|NEWS||Improving and Protecting the Health, Well-Being
and Self-Reliance of All Montanans.
FOR IMMEDIATE RELEASE
April 29, 2013
Contact: Jon Ebelt, Public Information Officer, DPHHS, (406) 444-0936
Chuck Council, Communications Specialist, DPHHS, (406) 444-4391
Montana State Hospital opens new greenhouse for patients
• Officials say greenhouse provides therapy, helps patients increase their work skills
• Open house is slated for Wednesday, May 1 at 1 p.m.
The Montana State Hospital (MSH) in Warm Springs has vastly expanded its gardening program by opening a new greenhouse on the facility campus, Department of Public Health and Human Services (DPHHS) officials said today.
An open house for the new Healing Waters Greenhouse is scheduled for Wednesday, May 1, 2013 at 1 p.m. Funding for the project was provided through a grant from the Montana Mental Health Settlement Trust.
Governor Steve Bullock, who as attorney general established the Montana Mental Health Settlement Trust, said that the project is a great illustration of state employees going the extra mile to care for the people they serve. "I'm proud of the hospital staff for finding ways to improve the experience for those being served at MSH," the Governor said. "This is a great project that will make a difference in people's lives and pay dividends for years to come."
DPHHS Director Richard Opper said expanding the gardening program is a nice boost to the treatment services already being provided at MSH. "Growing flowers and vegetables gives patients an opportunity to focus on something other than their symptoms or the fact that they are hospitalized," he said. "Patients have said this greenhouse is important to them because it's about pride in the creation of something new and creates hope for the future."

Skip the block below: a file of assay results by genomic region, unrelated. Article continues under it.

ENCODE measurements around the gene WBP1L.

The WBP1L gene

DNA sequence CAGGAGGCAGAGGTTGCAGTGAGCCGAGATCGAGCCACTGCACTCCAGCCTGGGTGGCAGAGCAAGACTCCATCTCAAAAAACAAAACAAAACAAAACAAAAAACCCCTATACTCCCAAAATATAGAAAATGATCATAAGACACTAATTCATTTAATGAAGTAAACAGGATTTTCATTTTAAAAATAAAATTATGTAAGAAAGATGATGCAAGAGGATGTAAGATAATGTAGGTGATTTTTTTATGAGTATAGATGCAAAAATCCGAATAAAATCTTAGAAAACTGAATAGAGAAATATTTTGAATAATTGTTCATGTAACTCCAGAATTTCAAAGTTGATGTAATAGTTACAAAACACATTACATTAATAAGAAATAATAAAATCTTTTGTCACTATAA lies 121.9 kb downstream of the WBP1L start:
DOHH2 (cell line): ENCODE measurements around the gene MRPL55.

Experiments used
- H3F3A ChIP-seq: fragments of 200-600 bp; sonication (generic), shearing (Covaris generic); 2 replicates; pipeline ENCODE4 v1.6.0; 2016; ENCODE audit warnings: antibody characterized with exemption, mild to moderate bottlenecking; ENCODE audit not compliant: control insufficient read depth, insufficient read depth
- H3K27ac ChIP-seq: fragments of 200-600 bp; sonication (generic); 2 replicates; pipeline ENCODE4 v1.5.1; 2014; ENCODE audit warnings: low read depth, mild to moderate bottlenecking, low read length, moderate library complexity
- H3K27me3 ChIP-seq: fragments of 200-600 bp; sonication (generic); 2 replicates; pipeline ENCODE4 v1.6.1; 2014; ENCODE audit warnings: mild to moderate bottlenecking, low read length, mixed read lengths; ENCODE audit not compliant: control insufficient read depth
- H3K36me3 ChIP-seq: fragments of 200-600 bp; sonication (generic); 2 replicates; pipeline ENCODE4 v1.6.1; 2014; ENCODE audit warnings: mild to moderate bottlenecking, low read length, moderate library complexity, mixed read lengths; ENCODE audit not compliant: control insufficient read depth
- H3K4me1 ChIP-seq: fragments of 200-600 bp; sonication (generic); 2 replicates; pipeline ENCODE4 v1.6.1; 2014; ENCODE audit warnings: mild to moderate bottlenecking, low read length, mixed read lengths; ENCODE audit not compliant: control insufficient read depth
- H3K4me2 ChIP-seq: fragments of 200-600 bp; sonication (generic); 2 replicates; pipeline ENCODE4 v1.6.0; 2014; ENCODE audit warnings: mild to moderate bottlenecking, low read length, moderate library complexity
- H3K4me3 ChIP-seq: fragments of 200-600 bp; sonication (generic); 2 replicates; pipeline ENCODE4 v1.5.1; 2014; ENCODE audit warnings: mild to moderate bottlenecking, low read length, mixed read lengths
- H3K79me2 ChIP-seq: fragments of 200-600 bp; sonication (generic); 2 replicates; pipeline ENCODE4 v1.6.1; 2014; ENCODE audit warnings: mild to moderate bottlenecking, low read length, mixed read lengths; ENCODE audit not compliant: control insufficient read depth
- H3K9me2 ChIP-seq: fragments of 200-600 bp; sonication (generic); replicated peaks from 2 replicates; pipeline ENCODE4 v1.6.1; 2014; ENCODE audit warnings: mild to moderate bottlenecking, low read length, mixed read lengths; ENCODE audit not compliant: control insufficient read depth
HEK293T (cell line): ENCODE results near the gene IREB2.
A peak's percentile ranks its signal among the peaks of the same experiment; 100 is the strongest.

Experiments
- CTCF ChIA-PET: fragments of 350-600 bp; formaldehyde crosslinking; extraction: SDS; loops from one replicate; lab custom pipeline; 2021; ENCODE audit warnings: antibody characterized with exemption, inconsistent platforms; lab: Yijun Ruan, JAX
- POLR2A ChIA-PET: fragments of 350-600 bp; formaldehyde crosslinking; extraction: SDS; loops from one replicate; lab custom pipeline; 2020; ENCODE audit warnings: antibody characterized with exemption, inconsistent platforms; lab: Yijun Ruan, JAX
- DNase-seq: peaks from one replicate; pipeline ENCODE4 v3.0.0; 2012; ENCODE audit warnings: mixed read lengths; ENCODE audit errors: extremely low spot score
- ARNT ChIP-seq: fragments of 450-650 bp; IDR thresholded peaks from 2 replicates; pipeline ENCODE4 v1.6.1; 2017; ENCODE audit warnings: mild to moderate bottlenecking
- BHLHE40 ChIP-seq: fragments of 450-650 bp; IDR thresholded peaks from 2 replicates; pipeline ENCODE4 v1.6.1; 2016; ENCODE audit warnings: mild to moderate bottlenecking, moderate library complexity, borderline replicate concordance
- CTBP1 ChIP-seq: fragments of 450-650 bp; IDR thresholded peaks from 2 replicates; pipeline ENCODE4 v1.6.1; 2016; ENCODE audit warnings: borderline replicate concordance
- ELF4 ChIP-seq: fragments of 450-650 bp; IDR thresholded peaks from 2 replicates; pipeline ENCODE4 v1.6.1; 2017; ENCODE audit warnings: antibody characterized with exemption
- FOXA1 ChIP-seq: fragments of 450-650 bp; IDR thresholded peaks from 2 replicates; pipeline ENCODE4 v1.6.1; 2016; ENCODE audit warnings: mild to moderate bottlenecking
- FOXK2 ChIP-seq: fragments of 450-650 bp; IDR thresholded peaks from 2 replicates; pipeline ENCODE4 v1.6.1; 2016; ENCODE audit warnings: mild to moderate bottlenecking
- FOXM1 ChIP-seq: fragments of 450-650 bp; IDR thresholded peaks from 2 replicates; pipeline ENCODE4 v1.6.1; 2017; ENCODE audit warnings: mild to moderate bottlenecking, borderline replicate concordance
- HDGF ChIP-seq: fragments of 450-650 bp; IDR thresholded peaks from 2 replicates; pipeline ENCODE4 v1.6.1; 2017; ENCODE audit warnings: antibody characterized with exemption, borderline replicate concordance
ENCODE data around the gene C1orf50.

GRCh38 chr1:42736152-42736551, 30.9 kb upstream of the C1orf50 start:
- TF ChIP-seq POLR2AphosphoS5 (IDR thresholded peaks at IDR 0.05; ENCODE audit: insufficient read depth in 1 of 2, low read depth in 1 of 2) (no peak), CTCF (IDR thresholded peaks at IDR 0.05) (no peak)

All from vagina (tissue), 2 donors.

Montana State Hospital Rehabilitation Department Manager Beth Eastman initiated the idea for the 48 by 24-foot greenhouse. "There are many benefits and positive outcomes associated with providing a gardening program," Eastman said. "The atmosphere of a greenhouse is very calming and relaxing. In addition, the greenhouse will provide employment to patients to help them gain work skills that can be transferred to the community."
It's a project that started years ago when Eastman became aware of the possible benefit to patients. So, Eastman started a small gardening group that created flower beds and grew vegetables such as lettuce and broccoli. And when a grant opportunity arose to expand to a greenhouse, Eastman jumped at the chance. In November 2011, MSH was awarded a $141,000 grant from the Montana Mental Health Settlement Trust for the construction of the greenhouse. The structure was completed in January of 2013.
"The grant provided an opportunity to expand and improve upon the vocational program at Montana State Hospital," she said. "We plan to funnel proceeds from the sale of the product(s) back into patient employment opportunities on campus."
Eastman said plants such as geraniums, marigolds, petunias, tulips and daffodils will be grown, in addition to herbs such as parsley and thyme. She said patients are excited to begin enjoying the greenhouse. "They absolutely love it," she said. "Patients have spent time researching the best plants to grow and how to water, fertilize and grow all the products. Overall, the patients are taking great pride in the ownership of the greenhouse."